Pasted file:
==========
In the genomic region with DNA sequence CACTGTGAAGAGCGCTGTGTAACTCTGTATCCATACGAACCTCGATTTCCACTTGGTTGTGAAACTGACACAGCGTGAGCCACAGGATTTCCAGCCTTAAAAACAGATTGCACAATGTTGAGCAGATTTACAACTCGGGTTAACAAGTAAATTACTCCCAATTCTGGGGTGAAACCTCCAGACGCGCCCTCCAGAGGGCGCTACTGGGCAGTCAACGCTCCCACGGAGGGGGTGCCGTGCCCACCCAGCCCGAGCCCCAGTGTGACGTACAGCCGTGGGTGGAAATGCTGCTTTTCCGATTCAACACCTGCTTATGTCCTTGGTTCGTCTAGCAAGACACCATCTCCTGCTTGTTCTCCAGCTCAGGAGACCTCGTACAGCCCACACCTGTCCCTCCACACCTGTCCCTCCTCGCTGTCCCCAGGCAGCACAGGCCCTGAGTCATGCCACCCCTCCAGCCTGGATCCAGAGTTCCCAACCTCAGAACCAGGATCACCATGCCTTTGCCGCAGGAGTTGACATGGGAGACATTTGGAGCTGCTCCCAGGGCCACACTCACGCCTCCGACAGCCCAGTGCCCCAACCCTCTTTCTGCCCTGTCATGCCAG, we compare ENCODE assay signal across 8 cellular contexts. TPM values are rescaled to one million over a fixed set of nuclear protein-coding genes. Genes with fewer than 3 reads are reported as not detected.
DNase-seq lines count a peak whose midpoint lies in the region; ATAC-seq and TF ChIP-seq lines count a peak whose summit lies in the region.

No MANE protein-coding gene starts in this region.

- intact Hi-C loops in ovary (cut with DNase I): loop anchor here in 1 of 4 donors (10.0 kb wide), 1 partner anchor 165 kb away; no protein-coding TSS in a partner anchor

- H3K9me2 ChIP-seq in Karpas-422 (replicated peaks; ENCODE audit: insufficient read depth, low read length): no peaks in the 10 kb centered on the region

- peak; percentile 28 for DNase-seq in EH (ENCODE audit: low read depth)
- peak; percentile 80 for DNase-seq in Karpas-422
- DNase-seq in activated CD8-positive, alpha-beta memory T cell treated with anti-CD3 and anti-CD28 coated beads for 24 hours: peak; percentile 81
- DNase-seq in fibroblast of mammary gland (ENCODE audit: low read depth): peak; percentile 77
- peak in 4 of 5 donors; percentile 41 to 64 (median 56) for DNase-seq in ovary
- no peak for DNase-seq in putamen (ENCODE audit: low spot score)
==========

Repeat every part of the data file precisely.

In the genomic region with DNA sequence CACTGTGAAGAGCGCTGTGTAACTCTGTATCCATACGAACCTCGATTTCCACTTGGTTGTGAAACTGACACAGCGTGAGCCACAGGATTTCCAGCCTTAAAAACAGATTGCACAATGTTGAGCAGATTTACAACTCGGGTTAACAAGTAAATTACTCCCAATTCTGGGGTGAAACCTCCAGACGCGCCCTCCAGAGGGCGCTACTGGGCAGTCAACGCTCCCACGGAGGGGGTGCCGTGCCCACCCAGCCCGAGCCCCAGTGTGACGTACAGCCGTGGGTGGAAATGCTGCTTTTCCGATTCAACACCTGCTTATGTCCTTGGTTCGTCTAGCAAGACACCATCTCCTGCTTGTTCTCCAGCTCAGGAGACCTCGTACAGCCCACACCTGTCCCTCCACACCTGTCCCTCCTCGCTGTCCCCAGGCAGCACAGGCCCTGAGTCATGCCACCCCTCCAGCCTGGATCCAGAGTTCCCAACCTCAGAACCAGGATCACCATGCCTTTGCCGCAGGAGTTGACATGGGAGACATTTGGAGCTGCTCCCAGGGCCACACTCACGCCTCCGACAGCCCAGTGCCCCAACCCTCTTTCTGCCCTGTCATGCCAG, we compare ENCODE assay signal across 8 cellular contexts. TPM values are rescaled to one million over a fixed set of nuclear protein-coding genes. Genes with fewer than 3 reads are reported as not detected.
DNase-seq lines count a peak whose midpoint lies in the region; ATAC-seq and TF ChIP-seq lines count a peak whose summit lies in the region.

No MANE protein-coding gene starts in this region.

- intact Hi-C loops in ovary (cut with DNase I): loop anchor here in 1 of 4 donors (10.0 kb wide), 1 partner anchor 165 kb away; no protein-coding TSS in a partner anchor

- H3K9me2 ChIP-seq in Karpas-422 (replicated peaks; ENCODE audit: insufficient read depth, low read length): no peaks in the 10 kb centered on the region

- peak; percentile 28 for DNase-seq in EH (ENCODE audit: low read depth)
- peak; percentile 80 for DNase-seq in Karpas-422
- DNase-seq in activated CD8-positive, alpha-beta memory T cell treated with anti-CD3 and anti-CD28 coated beads for 24 hours: peak; percentile 81
- DNase-seq in fibroblast of mammary gland (ENCODE audit: low read depth): peak; percentile 77
- peak in 4 of 5 donors; percentile 41 to 64 (median 56) for DNase-seq in ovary
- no peak for DNase-seq in putamen (ENCODE audit: low spot score)